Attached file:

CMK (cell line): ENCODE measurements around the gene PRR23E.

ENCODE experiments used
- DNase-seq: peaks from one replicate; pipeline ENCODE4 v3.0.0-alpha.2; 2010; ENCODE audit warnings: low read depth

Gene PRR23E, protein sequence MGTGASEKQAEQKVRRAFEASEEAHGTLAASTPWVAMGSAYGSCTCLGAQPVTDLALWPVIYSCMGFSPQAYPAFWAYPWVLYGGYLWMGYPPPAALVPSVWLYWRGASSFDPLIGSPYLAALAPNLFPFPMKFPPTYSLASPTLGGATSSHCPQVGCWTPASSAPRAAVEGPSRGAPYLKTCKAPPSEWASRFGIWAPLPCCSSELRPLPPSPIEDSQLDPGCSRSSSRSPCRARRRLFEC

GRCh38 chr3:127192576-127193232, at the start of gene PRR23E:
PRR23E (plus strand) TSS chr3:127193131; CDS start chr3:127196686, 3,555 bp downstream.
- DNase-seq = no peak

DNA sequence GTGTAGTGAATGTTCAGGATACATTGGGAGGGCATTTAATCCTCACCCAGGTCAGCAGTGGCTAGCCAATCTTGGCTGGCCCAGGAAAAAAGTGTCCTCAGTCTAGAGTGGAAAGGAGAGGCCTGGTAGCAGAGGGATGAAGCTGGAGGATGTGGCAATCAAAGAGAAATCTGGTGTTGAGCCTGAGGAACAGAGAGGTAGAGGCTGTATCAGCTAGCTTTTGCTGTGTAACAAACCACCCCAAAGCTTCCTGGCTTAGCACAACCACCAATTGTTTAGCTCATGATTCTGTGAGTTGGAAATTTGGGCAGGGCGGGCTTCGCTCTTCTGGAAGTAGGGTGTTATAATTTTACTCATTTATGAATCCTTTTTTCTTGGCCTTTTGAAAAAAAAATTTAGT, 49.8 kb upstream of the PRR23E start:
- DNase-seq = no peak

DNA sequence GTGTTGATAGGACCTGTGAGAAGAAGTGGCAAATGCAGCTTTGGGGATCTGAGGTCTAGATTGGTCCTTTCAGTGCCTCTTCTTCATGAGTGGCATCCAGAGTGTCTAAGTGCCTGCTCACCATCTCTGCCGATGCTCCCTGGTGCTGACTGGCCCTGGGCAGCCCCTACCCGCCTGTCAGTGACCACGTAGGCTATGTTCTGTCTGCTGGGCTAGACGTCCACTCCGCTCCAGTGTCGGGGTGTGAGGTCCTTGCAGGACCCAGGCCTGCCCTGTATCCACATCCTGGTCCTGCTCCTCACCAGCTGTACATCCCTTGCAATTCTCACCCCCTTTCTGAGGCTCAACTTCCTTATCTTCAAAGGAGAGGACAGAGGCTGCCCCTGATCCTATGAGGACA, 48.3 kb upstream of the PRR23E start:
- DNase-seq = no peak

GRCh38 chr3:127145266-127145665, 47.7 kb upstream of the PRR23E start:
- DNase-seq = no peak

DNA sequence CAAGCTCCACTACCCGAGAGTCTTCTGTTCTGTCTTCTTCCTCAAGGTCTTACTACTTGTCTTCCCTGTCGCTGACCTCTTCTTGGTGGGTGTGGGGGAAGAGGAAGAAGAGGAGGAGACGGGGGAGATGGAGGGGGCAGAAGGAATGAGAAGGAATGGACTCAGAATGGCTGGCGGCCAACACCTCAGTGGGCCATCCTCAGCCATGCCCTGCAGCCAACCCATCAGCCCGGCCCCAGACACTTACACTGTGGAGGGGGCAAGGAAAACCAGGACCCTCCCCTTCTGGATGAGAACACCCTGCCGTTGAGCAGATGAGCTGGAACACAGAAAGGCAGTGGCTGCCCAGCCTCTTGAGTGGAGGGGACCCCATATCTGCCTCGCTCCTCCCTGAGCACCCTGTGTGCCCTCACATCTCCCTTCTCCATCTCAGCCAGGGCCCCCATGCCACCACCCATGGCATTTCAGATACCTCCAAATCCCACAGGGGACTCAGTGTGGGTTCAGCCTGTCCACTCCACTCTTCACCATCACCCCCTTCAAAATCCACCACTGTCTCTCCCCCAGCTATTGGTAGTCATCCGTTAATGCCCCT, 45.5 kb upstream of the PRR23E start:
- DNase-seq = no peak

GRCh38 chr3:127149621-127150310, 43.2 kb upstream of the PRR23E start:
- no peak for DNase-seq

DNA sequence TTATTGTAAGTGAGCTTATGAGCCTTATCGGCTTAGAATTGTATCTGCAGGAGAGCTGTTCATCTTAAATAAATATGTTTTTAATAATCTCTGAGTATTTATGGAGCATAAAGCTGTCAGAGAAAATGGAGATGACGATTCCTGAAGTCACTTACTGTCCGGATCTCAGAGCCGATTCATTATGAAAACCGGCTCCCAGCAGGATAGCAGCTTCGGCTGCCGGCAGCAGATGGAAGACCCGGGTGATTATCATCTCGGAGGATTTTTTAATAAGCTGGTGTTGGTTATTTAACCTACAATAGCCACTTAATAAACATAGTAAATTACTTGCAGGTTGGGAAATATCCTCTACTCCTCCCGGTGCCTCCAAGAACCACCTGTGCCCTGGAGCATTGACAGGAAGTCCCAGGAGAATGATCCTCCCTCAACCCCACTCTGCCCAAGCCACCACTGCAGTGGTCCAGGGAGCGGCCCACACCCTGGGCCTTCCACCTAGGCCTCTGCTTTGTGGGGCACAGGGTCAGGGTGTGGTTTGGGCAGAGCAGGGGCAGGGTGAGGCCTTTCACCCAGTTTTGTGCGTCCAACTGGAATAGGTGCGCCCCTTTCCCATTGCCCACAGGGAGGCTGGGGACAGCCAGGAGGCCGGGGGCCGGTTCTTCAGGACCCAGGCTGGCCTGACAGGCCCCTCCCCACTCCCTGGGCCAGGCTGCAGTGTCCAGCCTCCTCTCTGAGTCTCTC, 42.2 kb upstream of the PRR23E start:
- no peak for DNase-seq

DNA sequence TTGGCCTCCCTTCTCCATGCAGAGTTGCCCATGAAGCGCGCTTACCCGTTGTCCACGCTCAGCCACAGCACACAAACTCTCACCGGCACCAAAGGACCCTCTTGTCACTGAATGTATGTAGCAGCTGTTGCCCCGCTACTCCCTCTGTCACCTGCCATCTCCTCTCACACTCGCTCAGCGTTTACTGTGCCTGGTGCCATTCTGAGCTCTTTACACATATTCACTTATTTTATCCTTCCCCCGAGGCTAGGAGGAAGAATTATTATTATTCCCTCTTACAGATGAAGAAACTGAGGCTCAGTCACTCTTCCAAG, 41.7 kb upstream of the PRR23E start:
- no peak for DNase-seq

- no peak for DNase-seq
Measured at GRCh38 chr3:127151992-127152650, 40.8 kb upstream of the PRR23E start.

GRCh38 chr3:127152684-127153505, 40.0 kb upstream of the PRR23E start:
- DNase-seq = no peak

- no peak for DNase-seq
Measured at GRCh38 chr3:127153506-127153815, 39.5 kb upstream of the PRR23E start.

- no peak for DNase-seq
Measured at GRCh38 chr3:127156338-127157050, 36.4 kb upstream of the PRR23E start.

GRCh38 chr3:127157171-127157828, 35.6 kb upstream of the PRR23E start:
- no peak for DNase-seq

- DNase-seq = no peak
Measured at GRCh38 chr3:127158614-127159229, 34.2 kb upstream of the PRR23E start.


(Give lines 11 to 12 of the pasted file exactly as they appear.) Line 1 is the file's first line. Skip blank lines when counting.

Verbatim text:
- DNase-seq = no peak

GRCh38 chr3:127145266-127145665, 47.7 kb upstream of the PRR23E start: